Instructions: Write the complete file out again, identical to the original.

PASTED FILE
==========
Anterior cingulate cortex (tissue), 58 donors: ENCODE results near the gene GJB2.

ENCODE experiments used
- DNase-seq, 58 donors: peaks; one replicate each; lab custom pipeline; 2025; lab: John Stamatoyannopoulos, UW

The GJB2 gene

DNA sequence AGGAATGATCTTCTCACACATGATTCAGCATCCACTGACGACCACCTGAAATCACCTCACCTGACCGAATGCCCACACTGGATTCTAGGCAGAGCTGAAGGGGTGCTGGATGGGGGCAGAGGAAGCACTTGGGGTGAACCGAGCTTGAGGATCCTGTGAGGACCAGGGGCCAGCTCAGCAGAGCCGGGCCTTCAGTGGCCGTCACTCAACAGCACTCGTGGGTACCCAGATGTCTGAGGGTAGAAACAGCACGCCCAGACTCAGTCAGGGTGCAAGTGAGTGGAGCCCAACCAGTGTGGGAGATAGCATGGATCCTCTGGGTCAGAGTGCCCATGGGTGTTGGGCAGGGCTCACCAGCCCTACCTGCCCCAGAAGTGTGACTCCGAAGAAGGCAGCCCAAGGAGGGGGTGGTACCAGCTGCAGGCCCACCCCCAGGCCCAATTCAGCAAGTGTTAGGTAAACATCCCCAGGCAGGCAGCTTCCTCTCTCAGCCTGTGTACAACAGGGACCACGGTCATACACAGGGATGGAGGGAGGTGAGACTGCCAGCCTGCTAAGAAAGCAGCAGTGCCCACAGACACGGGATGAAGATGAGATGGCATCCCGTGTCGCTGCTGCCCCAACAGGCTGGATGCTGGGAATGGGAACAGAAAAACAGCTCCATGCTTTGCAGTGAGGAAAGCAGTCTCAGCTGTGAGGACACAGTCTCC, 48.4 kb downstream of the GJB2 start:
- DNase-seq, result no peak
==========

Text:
Anterior cingulate cortex (tissue), 58 donors: ENCODE results near the gene GJB2.

ENCODE experiments used
- DNase-seq, 58 donors: peaks; one replicate each; lab custom pipeline; 2025; lab: John Stamatoyannopoulos, UW

The GJB2 gene

DNA sequence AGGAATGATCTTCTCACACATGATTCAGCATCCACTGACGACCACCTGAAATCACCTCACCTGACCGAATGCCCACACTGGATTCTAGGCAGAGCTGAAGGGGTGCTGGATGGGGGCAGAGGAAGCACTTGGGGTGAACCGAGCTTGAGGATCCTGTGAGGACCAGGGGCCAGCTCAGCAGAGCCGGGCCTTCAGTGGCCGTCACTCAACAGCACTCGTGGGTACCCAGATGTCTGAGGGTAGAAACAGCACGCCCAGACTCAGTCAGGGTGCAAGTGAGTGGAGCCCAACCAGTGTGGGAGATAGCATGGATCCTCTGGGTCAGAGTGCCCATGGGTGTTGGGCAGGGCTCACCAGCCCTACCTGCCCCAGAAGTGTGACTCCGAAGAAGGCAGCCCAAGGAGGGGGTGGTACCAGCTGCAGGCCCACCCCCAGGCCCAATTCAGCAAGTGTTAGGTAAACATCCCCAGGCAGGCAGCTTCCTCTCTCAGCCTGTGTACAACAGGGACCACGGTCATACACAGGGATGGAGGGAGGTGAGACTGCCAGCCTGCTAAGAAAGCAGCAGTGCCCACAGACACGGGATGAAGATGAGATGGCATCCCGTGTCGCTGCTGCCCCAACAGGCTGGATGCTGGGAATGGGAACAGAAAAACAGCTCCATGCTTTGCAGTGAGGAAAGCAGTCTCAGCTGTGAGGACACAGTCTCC, 48.4 kb downstream of the GJB2 start:
- DNase-seq, result no peak